Eye For Film >> Movies >> A Fistful Of Dynamite (1971) DVD Review
A Fistful Of Dynamite
Reviewed by: Nick JonesRead Nick Jones's film review of A Fistful Of Dynamite
To be seen on British TV screens for the first time with its original title - the unimaginative Duck, You Sucker - Sergio Leone's last western has arrived in its most complete form ever. The liberal use of the F word, the previously hidden rape scene and many other deletions are all intact, bringing us as close to his intended finished article as we are ever likely to get.
Whilst the newly included scenes add depth to the plot and we gain more understanding of the characters' motivations, it could be argued that they also make an already long film teeter on the brink of tedium. But for true Leone fans, this new release will be like the gold that Juan and Sean dreamed of finding at Mesa Verde. Not only does it give them more movie for their money, but also benefits from an excellent restoration, based on the Italian negative of the full version. James Coburn's teeth have never looked so white.
The commentary is arguably more rewarding than the film itself. Sir Christopher Frayling, official biographer of Leone, provides superb insights into every detail of what we see on screen and also tells fascinating and amusing tales of what happened off it, such as Rod Steiger and Leone's continual disagreements on set and Leone's alleged reluctance to have anything to do with the film in the first place. The story goes that United Artists bullied him into producing it, then after one day of filming, Steiger and Coburn demanded that he direct it as well, which puts an interesting angle on what appears to be a very personal piece of work, reflecting Leone's newfound sense of disillusionment and his political preoccupations.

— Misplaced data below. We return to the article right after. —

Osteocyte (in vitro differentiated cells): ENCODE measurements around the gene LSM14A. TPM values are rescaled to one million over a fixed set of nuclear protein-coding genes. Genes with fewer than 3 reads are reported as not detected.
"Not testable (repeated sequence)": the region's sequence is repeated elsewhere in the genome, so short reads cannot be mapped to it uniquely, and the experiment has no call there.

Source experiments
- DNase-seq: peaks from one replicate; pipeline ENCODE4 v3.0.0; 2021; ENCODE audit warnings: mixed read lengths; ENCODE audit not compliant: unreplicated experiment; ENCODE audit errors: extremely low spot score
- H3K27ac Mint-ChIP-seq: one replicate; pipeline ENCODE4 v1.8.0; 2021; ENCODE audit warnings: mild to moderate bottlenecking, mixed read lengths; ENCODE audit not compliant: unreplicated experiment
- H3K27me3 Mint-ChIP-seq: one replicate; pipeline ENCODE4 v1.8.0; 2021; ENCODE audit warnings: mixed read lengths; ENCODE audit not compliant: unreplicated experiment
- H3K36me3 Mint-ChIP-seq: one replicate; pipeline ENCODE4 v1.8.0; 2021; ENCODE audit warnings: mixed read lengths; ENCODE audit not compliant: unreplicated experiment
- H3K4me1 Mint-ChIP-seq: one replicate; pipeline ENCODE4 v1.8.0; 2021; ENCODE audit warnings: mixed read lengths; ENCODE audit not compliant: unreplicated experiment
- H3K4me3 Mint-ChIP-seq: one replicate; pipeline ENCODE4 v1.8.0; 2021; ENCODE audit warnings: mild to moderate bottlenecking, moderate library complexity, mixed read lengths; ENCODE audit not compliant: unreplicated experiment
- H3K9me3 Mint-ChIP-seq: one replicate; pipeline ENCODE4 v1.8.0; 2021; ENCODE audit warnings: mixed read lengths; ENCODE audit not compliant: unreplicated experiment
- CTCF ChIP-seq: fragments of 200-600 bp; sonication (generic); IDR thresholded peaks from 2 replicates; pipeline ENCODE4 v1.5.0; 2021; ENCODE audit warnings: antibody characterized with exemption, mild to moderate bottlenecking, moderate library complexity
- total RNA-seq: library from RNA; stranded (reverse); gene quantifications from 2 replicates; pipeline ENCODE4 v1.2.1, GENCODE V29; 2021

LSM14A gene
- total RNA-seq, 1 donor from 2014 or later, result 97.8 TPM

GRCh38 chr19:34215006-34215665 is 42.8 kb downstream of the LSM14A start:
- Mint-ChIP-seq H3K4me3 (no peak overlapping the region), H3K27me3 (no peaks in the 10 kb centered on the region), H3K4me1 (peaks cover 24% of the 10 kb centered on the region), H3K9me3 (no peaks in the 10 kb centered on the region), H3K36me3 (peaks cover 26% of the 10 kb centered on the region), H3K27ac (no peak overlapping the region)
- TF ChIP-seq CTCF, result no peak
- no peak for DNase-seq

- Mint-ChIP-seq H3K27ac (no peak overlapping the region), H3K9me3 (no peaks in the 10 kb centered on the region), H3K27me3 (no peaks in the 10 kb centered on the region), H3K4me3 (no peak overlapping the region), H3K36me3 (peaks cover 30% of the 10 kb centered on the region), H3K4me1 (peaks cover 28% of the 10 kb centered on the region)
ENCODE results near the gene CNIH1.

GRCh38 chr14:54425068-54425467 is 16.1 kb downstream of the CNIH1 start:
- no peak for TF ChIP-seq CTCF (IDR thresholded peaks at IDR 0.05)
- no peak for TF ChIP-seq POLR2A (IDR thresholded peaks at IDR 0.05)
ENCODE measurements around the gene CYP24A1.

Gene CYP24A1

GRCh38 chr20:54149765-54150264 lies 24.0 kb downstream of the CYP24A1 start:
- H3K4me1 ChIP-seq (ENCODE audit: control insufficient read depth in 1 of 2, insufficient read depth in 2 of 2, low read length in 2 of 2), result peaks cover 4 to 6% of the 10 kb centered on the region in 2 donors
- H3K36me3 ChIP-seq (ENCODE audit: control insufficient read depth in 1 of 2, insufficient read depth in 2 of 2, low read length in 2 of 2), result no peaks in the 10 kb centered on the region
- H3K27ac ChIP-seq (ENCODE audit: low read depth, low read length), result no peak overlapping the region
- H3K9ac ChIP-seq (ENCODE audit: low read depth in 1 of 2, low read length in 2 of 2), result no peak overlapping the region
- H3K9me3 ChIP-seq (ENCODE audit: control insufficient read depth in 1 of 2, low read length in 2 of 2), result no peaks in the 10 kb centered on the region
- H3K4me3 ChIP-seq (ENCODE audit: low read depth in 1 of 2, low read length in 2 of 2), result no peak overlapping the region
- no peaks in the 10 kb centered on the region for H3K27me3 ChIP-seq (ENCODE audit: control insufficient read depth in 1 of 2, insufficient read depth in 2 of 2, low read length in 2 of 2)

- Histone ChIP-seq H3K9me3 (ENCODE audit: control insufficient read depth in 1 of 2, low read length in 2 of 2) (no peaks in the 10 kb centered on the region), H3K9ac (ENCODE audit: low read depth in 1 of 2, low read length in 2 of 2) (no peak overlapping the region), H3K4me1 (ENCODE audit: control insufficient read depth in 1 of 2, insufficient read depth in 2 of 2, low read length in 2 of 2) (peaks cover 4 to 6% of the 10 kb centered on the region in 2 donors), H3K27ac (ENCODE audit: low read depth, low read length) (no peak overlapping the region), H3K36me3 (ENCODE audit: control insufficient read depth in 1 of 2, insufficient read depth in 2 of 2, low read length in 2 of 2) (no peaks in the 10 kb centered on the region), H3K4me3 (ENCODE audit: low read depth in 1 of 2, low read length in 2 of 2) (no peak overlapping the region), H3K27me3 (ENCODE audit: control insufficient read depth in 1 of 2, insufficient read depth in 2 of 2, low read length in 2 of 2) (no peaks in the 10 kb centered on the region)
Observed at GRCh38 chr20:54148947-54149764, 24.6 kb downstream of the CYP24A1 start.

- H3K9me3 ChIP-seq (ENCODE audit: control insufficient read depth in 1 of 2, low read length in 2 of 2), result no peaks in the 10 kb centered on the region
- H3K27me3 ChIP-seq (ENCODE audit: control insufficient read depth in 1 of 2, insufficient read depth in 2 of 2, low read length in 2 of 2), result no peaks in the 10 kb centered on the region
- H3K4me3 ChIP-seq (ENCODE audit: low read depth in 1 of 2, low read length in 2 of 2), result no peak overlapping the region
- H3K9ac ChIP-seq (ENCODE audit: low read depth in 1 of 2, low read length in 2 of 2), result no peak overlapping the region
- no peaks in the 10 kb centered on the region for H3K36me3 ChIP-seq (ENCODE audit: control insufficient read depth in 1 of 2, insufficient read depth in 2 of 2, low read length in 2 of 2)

The second disc provides additional value to the collector. Various documentaries take us further behind the scenes, one of which interviews screenwriter Sergio Donati about the myth of revolution.
As well as the original trailers, radio spots and photo gallery, there is also the Location Comparison feature, which juxtaposes scenes filmed in Italy, Spain and Ireland with snapshots of their modern condition. Surely, at this point, they're just filling space.Reviewed on: 25 Apr 2005